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5.5: Income Inequality in Middle and South America

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    Although income inequality in Middle and South America has fallen in recent years, this region remains by some measures the most unequal region in the world. Overall, the top 10 percent of people in Latin America control around 71 percent of the region’s wealth. If current trends continue, the top 1 percent will have amassed more wealth than the bottom 99 percent. In Mexico, around half of the population lives in poverty and while the rich in Mexico have seen their wealth climb dramatically in recent years, poverty rates remain relatively unchanged. In Brazil, the wealthiest 10 percent of the population own almost three-quarters of the country’s wealth, around the same as in the United States. This inequality has been a product of geography but has also impacted the landscape, as well.

    Farmers in Middle and South America have struggled with land ownership after their alienation from the land during colonization. While countries like Spain and Portugal no longer control land in Middle and South America, many of these countries’ governments took over colonial landholdings during independence rather than turning it back over to private farmers. Often, small farmers in the region simply can’t compete with the large-scale agricultural producers. This either worsens rural poverty or contributes to rural to urban migration as farmers leave to find work elsewhere.

    Government responses to income inequality vary. Some countries of Latin America and the Caribbean turned to socialism in the hope that government-controlled development would be able to more fairly distribute wealth. Often these socialist endeavors were financed with the exports of natural resources, such as oil or coffee, but this created a vulnerable dependency on foreign trade. In Venezuela, for example, where Hugo Chavez ushered in a socialist revolution at the turn of the 21st century, falling oil prices in 2016 threw the economy into steep decline leading to massive inflation and a shortage of domestic products (Figure \(\PageIndex{1}\)). Governments like Venezuela often relied too heavily on income from exports and invested little in developing their own infrastructure, instead simply relying on importing the goods they needed. In general, spending on social services remains relatively low across the region.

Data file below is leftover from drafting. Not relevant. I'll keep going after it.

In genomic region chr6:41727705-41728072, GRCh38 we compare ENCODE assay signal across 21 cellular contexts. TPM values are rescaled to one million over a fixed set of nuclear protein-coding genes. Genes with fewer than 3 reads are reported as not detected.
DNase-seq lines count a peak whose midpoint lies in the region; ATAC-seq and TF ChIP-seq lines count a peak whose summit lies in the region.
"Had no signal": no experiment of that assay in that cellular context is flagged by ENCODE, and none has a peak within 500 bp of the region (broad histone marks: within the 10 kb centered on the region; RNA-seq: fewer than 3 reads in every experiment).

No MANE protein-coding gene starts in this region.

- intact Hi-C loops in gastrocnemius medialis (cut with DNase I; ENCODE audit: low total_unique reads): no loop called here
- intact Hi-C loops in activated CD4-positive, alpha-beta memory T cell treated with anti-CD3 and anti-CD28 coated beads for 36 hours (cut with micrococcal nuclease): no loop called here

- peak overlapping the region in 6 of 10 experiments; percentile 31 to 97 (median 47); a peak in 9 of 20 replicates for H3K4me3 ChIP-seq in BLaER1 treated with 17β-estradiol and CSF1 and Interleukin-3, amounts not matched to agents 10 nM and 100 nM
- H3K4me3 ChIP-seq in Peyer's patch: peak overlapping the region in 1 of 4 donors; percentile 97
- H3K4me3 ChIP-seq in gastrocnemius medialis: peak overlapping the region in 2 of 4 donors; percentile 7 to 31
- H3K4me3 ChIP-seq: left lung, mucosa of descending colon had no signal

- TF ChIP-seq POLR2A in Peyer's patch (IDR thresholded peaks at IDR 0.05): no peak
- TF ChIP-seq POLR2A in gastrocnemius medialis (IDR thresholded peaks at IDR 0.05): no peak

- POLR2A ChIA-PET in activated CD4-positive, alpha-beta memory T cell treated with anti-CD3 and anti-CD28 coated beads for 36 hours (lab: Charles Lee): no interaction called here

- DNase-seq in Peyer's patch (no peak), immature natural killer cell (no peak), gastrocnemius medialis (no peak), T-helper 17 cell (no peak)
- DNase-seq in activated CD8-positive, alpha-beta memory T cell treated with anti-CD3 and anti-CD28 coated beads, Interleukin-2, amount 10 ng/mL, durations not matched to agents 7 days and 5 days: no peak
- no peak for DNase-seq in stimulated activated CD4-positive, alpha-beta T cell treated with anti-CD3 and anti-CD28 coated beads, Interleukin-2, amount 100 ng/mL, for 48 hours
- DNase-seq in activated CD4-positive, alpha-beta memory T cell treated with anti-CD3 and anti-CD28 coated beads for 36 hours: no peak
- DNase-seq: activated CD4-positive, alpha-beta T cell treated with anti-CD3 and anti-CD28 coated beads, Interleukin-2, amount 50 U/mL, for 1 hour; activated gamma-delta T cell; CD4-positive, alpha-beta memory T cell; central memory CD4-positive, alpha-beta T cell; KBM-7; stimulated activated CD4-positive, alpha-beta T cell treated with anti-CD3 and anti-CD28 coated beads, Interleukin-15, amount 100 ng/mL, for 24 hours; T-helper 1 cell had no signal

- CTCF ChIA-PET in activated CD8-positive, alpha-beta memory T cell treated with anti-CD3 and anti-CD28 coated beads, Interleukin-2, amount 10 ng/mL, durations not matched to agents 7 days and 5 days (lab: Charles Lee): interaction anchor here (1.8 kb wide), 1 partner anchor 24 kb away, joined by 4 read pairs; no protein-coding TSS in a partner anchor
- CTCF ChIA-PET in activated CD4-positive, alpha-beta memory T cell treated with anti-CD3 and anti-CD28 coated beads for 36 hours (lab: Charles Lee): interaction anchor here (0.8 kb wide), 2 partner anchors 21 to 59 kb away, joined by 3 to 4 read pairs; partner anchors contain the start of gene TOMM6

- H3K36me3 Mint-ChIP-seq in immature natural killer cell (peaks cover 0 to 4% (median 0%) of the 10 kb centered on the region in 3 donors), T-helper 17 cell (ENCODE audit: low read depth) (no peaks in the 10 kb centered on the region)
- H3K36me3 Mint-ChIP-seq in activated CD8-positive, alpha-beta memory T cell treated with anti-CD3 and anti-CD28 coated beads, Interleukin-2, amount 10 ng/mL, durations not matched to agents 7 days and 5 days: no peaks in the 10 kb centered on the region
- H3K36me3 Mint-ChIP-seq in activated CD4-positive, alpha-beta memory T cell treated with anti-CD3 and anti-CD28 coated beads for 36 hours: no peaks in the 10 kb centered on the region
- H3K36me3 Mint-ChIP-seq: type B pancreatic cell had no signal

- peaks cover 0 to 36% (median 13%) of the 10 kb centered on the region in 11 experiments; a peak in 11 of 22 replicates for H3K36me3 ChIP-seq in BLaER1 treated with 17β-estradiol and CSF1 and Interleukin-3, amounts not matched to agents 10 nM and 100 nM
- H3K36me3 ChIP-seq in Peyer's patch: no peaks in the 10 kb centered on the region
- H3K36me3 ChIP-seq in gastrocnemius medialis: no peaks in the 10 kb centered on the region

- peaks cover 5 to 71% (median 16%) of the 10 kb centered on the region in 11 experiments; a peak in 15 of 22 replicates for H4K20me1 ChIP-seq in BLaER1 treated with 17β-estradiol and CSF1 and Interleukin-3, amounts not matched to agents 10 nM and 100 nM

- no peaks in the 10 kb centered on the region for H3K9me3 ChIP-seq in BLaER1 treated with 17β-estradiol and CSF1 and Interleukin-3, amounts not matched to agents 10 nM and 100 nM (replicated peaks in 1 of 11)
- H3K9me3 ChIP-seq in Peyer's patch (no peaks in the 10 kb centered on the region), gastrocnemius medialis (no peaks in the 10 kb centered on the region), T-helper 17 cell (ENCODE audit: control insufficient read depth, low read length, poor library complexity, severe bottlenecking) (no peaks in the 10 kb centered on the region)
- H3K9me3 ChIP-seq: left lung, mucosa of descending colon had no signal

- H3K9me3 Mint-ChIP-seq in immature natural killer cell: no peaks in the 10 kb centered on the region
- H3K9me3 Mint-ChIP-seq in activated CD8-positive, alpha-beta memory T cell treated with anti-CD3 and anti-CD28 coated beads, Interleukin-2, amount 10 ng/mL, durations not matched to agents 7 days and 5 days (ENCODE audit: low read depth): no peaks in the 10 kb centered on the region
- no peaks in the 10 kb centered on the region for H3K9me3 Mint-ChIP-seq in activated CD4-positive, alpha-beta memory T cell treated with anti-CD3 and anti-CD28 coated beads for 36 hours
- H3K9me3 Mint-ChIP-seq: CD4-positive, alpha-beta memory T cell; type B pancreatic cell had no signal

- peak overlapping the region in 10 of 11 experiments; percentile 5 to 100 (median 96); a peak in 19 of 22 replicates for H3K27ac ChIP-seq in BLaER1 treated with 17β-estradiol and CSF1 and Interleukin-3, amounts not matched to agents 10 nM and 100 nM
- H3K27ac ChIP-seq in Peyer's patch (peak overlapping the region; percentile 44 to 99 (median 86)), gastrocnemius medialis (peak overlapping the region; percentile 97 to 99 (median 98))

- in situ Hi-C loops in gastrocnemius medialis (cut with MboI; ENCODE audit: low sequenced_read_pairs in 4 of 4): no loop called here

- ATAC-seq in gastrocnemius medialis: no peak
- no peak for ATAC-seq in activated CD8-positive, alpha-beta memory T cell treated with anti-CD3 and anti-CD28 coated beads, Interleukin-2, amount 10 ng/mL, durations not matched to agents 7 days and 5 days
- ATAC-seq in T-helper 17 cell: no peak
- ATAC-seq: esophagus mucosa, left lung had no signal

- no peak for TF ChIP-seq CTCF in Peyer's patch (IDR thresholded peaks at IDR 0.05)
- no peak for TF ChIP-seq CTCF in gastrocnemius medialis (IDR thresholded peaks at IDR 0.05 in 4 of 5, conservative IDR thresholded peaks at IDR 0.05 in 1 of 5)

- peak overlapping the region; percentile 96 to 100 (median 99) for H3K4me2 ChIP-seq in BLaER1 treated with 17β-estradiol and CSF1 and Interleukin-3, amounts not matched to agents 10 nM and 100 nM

Figure \(\PageIndex{1}\): Venezuela’s Inflation Rate Compared to Annual Oil Revenues, 1980-2015 (© ZiaLater, Wikimedia Commons, CC BY 1.0)

    Taxation systems have had a relatively minimal effect on bettering the lives of the region’s poor or assisting the region in infrastructure development. The wealthiest people in many of these countries hold their money offshore in order to avoid taxation, but this also prevents governments from being able to use this tax revenue. Many governments have also given tax breaks to large, multinational corporations who seek to do business in the region providing a short-term economic increase at the expense of long-term development planning.

    Inequality is not just an issue of poverty, however. It can also relate to unequal access to education and political power. 62 percent of the population of Bolivia is indigenous, for example, but the country did not have a president from indigenous descent until Evo Morales was elected in 1998. Among the indigenous population of Bolivia, most work in agriculture and around 42 percent of indigenous students do not finish school compared to just 17 percent of non-indigenous students. There is a distinct cycle between education and poverty with educational advancement directly linked to economic advancement. In some areas, access to adequate education, particularly among indigenous populations, remains low, limiting the opportunity to narrow the income gap.

    For some, liberation theology has provided a sense of hope. Liberation theology is a form of Christianity that is blended with political activism. There is a strong emphasis on social justice, poverty, and human rights. This approach also stresses the importance of alleviating poverty through action and followers believe that, like Jesus, they should align themselves with society’s marginalized groups.

    Others in the region have decided to look elsewhere for economic advancement. Most countries in Middle and South America have net out-migration, meaning more people are leaving than coming into the country. Around 15 percent of all international migrants are from Latin America and the United States continues to be top destination. Some from Central America, however, are choosing to stay in Mexico rather than continue the journey north to the United States.

    Liberation Theology:

    a form of Christianity that is blended with political activism and places a strong emphasis on social justice, poverty, and human rights

    This page titled 5.5: Income Inequality in Middle and South America is shared under a CC BY-NC-SA license and was authored, remixed, and/or curated by Caitlin Finlayson.

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